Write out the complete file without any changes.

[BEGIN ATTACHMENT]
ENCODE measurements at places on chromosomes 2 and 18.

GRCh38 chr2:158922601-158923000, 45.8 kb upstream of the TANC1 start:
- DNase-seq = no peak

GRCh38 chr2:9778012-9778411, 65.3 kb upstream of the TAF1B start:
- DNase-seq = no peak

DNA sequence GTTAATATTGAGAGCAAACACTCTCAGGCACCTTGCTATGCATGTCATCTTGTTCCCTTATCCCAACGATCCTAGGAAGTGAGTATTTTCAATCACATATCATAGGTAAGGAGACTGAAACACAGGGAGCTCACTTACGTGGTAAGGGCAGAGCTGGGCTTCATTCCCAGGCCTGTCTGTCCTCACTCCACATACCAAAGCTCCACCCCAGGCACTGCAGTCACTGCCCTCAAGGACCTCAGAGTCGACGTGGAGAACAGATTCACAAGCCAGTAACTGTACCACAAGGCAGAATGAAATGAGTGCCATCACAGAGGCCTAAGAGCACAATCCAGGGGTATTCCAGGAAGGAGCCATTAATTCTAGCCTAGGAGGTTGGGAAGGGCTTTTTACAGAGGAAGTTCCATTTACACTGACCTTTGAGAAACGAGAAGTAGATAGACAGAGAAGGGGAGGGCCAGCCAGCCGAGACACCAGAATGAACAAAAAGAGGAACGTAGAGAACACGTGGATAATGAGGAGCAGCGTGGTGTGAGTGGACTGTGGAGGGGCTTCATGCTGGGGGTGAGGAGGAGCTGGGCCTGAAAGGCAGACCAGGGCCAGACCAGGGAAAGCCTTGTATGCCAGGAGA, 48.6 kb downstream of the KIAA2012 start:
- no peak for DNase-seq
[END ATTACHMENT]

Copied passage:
ENCODE measurements at places on chromosomes 2 and 18.

GRCh38 chr2:158922601-158923000, 45.8 kb upstream of the TANC1 start:
- DNase-seq = no peak

GRCh38 chr2:9778012-9778411, 65.3 kb upstream of the TAF1B start:
- DNase-seq = no peak

DNA sequence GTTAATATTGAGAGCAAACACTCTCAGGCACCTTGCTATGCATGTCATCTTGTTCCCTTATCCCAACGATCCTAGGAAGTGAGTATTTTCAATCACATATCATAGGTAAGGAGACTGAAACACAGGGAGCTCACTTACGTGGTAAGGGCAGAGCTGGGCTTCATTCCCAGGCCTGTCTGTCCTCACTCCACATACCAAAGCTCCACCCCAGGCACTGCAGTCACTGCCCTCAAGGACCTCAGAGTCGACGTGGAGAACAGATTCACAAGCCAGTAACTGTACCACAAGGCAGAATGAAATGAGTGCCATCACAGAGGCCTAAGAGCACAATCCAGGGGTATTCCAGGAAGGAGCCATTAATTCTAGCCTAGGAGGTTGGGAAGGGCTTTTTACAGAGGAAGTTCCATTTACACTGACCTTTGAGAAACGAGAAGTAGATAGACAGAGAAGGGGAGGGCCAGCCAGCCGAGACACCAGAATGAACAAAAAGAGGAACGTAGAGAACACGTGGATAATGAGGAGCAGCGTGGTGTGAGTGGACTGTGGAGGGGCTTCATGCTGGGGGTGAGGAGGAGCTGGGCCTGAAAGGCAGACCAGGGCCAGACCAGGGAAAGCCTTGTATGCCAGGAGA, 48.6 kb downstream of the KIAA2012 start:
- no peak for DNase-seq